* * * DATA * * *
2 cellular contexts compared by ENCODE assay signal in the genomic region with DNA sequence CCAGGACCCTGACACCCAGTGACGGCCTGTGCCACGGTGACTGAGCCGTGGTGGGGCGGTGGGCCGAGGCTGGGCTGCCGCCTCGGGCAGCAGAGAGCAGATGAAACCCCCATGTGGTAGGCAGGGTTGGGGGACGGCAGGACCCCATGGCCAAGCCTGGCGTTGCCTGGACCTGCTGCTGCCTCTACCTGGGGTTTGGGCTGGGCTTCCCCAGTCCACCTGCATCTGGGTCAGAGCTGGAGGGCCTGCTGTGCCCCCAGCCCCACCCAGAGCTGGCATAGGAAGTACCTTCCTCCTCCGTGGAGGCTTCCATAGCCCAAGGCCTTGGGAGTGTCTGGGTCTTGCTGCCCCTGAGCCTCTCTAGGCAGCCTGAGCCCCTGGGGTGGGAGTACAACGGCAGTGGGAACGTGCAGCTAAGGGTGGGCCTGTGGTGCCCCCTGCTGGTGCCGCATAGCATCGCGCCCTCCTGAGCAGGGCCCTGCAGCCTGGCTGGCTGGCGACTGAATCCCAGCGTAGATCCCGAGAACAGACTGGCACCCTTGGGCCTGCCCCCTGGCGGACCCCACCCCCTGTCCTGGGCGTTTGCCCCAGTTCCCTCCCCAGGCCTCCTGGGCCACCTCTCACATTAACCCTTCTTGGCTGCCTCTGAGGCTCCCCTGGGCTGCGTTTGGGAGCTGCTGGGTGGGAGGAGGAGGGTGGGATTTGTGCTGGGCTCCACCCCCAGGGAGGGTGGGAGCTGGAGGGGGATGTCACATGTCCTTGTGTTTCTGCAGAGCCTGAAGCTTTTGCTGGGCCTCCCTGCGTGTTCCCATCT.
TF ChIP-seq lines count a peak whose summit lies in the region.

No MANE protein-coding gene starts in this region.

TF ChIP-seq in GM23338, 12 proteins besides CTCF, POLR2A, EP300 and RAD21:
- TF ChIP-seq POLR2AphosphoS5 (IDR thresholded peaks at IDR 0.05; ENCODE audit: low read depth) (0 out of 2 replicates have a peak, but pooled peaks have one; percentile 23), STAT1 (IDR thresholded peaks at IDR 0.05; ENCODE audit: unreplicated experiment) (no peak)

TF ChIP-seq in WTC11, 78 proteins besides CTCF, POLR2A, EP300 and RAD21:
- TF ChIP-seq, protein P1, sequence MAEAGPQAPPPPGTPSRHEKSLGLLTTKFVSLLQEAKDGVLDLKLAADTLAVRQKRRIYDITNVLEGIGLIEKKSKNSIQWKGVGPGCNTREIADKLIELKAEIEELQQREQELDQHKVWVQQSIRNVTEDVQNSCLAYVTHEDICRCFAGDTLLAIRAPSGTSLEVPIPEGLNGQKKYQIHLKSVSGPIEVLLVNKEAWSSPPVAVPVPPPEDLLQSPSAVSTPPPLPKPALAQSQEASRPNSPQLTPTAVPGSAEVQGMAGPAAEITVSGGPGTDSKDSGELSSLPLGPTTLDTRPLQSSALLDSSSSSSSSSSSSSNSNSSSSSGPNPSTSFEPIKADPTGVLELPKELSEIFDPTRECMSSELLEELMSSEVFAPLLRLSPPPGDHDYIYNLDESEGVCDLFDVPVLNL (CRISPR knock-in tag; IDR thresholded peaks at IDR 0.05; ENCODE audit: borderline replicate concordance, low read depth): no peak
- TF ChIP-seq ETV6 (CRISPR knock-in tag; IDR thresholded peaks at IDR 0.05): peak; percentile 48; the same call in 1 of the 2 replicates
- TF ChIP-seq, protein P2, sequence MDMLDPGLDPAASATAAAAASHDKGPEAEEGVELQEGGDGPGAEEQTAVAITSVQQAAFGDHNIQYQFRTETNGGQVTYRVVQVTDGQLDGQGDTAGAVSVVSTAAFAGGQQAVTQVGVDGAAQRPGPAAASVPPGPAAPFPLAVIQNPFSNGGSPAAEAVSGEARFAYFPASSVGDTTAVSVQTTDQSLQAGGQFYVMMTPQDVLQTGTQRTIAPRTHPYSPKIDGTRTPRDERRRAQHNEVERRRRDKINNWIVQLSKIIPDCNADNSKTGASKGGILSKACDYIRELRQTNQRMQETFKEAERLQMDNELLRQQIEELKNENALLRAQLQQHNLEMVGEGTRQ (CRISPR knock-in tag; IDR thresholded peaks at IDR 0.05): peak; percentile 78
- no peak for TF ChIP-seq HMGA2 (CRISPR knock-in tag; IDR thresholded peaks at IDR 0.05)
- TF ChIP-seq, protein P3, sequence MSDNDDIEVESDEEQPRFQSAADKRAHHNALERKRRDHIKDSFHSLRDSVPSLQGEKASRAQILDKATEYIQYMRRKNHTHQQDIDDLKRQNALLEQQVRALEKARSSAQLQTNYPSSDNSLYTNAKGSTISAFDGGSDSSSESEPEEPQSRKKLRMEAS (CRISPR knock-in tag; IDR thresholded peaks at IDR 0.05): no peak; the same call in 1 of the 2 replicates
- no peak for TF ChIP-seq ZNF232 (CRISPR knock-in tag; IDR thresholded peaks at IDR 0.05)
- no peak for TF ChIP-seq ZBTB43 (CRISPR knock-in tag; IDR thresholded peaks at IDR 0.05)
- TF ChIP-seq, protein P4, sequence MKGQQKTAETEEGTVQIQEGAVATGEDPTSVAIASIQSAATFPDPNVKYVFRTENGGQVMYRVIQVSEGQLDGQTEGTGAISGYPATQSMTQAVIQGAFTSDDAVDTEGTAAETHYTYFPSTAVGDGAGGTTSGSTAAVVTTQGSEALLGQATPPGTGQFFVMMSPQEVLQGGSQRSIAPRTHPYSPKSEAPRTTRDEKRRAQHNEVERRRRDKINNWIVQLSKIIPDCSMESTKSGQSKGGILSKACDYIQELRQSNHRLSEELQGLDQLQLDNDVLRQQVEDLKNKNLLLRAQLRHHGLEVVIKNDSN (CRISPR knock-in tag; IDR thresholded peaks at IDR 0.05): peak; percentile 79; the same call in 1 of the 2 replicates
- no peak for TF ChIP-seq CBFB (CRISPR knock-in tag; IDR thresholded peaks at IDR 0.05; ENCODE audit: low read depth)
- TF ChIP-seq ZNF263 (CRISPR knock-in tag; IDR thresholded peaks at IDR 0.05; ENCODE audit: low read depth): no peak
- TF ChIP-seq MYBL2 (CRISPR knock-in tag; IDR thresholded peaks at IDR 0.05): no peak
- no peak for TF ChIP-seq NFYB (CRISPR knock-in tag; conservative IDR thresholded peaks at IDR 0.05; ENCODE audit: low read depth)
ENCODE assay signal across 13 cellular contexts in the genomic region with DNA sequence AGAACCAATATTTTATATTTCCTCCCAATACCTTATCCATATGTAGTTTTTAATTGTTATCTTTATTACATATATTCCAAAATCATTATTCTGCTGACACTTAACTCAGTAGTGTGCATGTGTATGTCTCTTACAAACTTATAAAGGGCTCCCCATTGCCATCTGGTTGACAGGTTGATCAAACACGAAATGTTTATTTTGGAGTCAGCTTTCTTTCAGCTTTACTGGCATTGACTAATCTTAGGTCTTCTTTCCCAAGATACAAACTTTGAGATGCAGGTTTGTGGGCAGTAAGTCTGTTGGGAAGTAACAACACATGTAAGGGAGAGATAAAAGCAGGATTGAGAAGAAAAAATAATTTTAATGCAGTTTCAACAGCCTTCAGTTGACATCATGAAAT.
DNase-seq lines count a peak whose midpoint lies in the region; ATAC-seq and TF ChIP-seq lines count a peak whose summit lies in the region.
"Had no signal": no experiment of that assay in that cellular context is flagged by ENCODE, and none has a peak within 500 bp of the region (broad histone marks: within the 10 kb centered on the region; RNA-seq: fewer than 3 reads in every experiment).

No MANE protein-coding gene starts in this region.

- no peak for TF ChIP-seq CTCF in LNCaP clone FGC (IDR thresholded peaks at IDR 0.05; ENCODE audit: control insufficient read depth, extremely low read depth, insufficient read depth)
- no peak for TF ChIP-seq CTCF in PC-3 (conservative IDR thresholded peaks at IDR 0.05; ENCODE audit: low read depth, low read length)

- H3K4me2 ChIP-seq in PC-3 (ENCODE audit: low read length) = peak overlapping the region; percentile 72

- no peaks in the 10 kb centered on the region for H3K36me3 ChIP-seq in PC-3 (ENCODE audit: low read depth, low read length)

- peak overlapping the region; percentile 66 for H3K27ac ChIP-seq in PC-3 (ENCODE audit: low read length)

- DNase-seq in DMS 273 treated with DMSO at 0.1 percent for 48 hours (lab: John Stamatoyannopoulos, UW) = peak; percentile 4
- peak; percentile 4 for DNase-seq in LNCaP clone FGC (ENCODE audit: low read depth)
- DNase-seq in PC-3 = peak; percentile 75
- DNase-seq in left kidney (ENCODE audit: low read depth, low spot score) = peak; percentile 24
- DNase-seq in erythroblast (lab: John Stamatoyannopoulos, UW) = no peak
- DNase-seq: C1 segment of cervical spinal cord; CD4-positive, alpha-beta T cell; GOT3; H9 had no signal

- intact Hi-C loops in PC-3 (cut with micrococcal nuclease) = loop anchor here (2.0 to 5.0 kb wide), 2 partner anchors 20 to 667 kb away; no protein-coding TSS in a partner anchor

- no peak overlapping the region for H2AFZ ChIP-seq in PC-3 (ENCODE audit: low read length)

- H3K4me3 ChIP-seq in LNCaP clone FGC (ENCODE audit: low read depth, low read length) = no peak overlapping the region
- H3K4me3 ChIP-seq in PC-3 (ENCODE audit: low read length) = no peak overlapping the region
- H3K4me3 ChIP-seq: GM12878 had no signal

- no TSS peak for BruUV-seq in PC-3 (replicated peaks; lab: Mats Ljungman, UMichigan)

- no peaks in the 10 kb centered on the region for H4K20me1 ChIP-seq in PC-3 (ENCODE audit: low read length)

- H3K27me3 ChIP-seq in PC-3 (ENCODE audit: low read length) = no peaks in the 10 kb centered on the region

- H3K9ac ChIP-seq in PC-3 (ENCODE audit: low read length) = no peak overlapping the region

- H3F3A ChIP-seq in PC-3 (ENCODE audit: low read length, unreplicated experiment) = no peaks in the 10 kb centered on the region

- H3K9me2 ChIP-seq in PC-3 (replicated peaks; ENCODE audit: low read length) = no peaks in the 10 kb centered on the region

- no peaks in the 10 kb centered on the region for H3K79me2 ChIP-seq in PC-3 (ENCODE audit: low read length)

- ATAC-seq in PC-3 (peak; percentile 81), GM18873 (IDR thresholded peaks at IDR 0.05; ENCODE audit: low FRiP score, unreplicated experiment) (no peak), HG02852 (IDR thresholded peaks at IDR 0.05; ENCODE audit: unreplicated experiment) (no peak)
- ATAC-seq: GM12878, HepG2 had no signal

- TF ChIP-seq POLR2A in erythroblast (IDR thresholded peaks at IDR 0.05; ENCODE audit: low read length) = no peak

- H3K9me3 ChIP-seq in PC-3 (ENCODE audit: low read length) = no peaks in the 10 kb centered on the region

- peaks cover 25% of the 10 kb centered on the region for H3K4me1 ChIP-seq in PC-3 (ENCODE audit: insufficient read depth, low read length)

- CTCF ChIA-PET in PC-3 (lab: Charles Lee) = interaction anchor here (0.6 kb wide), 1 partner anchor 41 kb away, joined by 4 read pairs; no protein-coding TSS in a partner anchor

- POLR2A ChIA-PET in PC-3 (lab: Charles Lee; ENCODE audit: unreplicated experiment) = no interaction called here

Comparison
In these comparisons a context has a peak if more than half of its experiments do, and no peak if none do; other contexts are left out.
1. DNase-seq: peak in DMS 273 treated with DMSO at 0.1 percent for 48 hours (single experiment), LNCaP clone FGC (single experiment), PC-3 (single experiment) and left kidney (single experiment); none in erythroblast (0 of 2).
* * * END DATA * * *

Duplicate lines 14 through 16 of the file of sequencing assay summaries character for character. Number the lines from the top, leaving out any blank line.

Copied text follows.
- TF ChIP-seq, protein P4, sequence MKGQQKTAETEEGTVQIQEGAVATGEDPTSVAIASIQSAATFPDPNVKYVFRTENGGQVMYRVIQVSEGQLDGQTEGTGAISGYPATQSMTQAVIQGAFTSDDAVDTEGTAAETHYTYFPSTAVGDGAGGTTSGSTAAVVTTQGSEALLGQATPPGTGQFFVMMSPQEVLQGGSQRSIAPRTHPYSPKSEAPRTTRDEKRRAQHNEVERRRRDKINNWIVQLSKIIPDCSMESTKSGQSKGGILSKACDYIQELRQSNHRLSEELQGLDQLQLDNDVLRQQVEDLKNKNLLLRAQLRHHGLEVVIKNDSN (CRISPR knock-in tag; IDR thresholded peaks at IDR 0.05): peak; percentile 79; the same call in 1 of the 2 replicates
- no peak for TF ChIP-seq CBFB (CRISPR knock-in tag; IDR thresholded peaks at IDR 0.05; ENCODE audit: low read depth)
- TF ChIP-seq ZNF263 (CRISPR knock-in tag; IDR thresholded peaks at IDR 0.05; ENCODE audit: low read depth): no peak